I always think of my late friend Maureen on Good Friday and this NPR's "All Things Considered" piece I wrote years ago.

Here it is. You can listen to it HERE.

The other day my friend Joan called me. “If I hear one more person say ‘It’s all good,’ I’m going to scream,” she said. “If it was all good I wouldn’t have to be in some 12-step meeting every other minute. If it was all good I wouldn’t have to be on my knees in the bathroom at work asking God to help me not throw a coffee pot at the cook. I’m a 58 year-old-waitress, I have frozen shoulder, my apartment’s a pigpen, I can’t find my teeth, my roots are showing, and I’ve never had a long-lasting, stable relationship in my life. It’s all good. Why, it’s EXCELLENT!”

I am not one of those sophisticated people who has to turn up their nose at every cliché, some of which happen to be true. In fact before Joan made me feel all self-conscious about it, I think I might have said “It’s all good” once or twice myself.

Still, I knew what she meant, and as soon as she mentioned it, I started hearing “It’s all good” all the time. As in “I got in a car crash but it made me realize how short life is and I now I’m going back to college. It’s all good.” Or “My father has Alzheimer’s but it’s teaching me patience. It’s all good.” Or “My son OD’d on heroin but now I’m closer to my daughter. It’s all good.” Maybe it’s all good for you, I started thinking, but what about the person who got maimed in the accident, the father wasting away from Alzheimer’s, the son cold in the ground?

And when my friend Maureen’s mouth cancer came back recently, and she started getting radiation, and she e-mailed me. “It’s best we communicate this way because it hurts to talk, I can’t eat, talk or sleep and I’m living on this horrible Ensure,” I couldn’t help thinking That’s not all good. That just across-the-board sucks.

I started thinking maybe it’s all good if you come through the suffering, and learn, and grow, and are enriched by the experience, but what if all you do is suffer and then die? What if your cancer keeps coming back no matter what you do and then you die? What if you die without ever having been truly loved? What’s so good about that?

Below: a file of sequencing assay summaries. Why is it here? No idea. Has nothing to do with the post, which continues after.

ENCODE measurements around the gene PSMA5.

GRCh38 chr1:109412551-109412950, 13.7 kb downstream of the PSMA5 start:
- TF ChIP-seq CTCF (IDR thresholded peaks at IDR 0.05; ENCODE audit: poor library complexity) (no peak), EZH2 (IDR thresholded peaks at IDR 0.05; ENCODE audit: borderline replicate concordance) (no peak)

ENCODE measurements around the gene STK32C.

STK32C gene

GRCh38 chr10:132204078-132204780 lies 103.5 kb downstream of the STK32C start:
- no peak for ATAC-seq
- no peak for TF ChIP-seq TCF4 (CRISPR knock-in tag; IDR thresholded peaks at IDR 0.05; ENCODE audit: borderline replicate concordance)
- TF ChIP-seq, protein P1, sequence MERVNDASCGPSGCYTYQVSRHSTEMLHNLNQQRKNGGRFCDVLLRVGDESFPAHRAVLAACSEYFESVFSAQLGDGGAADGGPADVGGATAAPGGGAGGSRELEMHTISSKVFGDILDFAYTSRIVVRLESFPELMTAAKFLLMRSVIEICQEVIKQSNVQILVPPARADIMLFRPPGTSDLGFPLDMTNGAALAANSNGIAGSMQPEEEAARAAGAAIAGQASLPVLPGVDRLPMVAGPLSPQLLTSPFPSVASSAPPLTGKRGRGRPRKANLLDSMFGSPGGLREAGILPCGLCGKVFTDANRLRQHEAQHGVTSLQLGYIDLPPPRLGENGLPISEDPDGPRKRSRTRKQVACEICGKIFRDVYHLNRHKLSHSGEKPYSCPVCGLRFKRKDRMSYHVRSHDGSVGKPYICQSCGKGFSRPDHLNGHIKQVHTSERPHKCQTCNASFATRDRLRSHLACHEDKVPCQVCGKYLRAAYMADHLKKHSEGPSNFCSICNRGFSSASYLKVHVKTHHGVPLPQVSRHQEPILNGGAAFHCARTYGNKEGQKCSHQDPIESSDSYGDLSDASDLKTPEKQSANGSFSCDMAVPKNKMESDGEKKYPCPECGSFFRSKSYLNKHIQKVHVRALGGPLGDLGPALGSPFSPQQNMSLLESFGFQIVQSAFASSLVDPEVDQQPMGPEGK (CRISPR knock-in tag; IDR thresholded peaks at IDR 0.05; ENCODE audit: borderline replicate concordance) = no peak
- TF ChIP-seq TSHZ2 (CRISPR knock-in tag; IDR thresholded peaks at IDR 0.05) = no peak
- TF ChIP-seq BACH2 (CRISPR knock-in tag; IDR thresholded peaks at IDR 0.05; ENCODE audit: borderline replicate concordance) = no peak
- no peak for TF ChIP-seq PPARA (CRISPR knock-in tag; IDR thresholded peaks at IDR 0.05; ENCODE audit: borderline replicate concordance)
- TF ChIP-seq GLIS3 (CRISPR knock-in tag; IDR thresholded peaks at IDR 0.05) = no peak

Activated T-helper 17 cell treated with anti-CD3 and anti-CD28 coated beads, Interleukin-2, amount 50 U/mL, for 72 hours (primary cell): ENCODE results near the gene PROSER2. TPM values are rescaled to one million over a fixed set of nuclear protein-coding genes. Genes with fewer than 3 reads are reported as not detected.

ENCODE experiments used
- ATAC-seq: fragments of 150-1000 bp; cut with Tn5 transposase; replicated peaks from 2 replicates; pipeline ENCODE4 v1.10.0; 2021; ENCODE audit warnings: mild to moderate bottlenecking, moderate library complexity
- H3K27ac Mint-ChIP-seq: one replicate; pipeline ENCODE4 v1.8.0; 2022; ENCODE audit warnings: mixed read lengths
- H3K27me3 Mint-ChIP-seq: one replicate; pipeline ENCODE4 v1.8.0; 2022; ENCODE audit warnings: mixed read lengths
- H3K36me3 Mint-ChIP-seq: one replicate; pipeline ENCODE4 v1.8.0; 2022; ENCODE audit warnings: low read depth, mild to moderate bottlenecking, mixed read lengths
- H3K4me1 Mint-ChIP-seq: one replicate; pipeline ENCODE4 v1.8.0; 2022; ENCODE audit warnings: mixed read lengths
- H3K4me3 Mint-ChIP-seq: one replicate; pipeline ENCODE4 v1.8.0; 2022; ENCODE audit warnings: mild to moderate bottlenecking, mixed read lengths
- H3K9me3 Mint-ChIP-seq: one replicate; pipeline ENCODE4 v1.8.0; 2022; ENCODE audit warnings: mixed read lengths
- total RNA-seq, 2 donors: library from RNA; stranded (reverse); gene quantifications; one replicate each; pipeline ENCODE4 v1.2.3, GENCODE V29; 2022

And then I thought of how they call the day Christ was crucified Good Friday. I thought of how there’s good as in the power of positive thinking, and every cloud has its silver lining, and then maybe there is a kind of good we are not given on this earth to see, a good that subverts and transcends all our other ideas of good. I thought of the thief who, hanging on the cross beside him, turned to Christ and said Remember me when you come into your kingdom. I thought of Christ, who turned back in his agony and promised, “This day you will be with me in Paradise.” Not later, when we’ve stopped stealing and become holy, or successfully “battled” cancer, or found the love we’ve been longing for our whole lives, but now--in keeping each other company, with all our imperfections and in all our incompleteness, as we suffer the consequences of our actions, or age, or die.

And if it isn’t all good, why does it make me long with all my heart to be… better?